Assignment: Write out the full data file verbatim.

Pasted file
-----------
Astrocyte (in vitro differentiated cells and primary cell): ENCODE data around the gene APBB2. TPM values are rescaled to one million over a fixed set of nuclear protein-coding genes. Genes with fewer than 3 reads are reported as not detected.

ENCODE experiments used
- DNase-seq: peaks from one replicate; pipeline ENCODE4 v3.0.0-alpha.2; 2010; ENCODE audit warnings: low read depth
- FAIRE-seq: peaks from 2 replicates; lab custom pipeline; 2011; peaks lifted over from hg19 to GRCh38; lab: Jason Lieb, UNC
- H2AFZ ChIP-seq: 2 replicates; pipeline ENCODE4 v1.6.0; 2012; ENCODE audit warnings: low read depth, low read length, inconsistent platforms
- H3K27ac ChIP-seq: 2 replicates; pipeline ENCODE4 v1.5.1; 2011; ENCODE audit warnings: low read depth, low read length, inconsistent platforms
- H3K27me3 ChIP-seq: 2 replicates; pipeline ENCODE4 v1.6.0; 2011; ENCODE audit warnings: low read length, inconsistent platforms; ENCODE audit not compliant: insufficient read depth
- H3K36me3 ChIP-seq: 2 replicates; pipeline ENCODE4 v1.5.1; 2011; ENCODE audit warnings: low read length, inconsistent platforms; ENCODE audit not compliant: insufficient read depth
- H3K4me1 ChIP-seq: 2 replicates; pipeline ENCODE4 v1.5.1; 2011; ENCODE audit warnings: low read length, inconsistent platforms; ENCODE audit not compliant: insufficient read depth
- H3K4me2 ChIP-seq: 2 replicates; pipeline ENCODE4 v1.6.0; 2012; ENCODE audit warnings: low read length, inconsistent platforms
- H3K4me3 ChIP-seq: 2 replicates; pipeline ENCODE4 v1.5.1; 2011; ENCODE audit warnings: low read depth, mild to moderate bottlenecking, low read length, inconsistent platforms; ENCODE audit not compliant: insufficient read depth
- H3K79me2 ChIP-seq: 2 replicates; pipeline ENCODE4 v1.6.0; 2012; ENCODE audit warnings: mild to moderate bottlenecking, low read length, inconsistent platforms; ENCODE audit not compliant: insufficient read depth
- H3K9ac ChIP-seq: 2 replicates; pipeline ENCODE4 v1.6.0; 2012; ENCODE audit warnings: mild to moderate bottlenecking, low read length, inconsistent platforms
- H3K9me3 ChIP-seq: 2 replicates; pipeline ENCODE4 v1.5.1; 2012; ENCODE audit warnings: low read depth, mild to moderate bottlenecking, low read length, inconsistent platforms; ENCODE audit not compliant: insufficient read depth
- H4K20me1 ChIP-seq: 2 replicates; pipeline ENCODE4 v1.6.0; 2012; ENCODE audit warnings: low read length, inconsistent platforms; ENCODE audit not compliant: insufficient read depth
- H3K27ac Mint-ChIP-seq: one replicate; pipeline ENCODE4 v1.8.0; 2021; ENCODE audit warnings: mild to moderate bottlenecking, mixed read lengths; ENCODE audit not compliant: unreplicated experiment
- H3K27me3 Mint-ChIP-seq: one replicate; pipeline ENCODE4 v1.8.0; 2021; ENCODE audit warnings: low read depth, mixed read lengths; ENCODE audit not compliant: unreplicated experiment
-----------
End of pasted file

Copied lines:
Astrocyte (in vitro differentiated cells and primary cell): ENCODE data around the gene APBB2. TPM values are rescaled to one million over a fixed set of nuclear protein-coding genes. Genes with fewer than 3 reads are reported as not detected.

ENCODE experiments used
- DNase-seq: peaks from one replicate; pipeline ENCODE4 v3.0.0-alpha.2; 2010; ENCODE audit warnings: low read depth
- FAIRE-seq: peaks from 2 replicates; lab custom pipeline; 2011; peaks lifted over from hg19 to GRCh38; lab: Jason Lieb, UNC
- H2AFZ ChIP-seq: 2 replicates; pipeline ENCODE4 v1.6.0; 2012; ENCODE audit warnings: low read depth, low read length, inconsistent platforms
- H3K27ac ChIP-seq: 2 replicates; pipeline ENCODE4 v1.5.1; 2011; ENCODE audit warnings: low read depth, low read length, inconsistent platforms
- H3K27me3 ChIP-seq: 2 replicates; pipeline ENCODE4 v1.6.0; 2011; ENCODE audit warnings: low read length, inconsistent platforms; ENCODE audit not compliant: insufficient read depth
- H3K36me3 ChIP-seq: 2 replicates; pipeline ENCODE4 v1.5.1; 2011; ENCODE audit warnings: low read length, inconsistent platforms; ENCODE audit not compliant: insufficient read depth
- H3K4me1 ChIP-seq: 2 replicates; pipeline ENCODE4 v1.5.1; 2011; ENCODE audit warnings: low read length, inconsistent platforms; ENCODE audit not compliant: insufficient read depth
- H3K4me2 ChIP-seq: 2 replicates; pipeline ENCODE4 v1.6.0; 2012; ENCODE audit warnings: low read length, inconsistent platforms
- H3K4me3 ChIP-seq: 2 replicates; pipeline ENCODE4 v1.5.1; 2011; ENCODE audit warnings: low read depth, mild to moderate bottlenecking, low read length, inconsistent platforms; ENCODE audit not compliant: insufficient read depth
- H3K79me2 ChIP-seq: 2 replicates; pipeline ENCODE4 v1.6.0; 2012; ENCODE audit warnings: mild to moderate bottlenecking, low read length, inconsistent platforms; ENCODE audit not compliant: insufficient read depth
- H3K9ac ChIP-seq: 2 replicates; pipeline ENCODE4 v1.6.0; 2012; ENCODE audit warnings: mild to moderate bottlenecking, low read length, inconsistent platforms
- H3K9me3 ChIP-seq: 2 replicates; pipeline ENCODE4 v1.5.1; 2012; ENCODE audit warnings: low read depth, mild to moderate bottlenecking, low read length, inconsistent platforms; ENCODE audit not compliant: insufficient read depth
- H4K20me1 ChIP-seq: 2 replicates; pipeline ENCODE4 v1.6.0; 2012; ENCODE audit warnings: low read length, inconsistent platforms; ENCODE audit not compliant: insufficient read depth
- H3K27ac Mint-ChIP-seq: one replicate; pipeline ENCODE4 v1.8.0; 2021; ENCODE audit warnings: mild to moderate bottlenecking, mixed read lengths; ENCODE audit not compliant: unreplicated experiment
- H3K27me3 Mint-ChIP-seq: one replicate; pipeline ENCODE4 v1.8.0; 2021; ENCODE audit warnings: low read depth, mixed read lengths; ENCODE audit not compliant: unreplicated experiment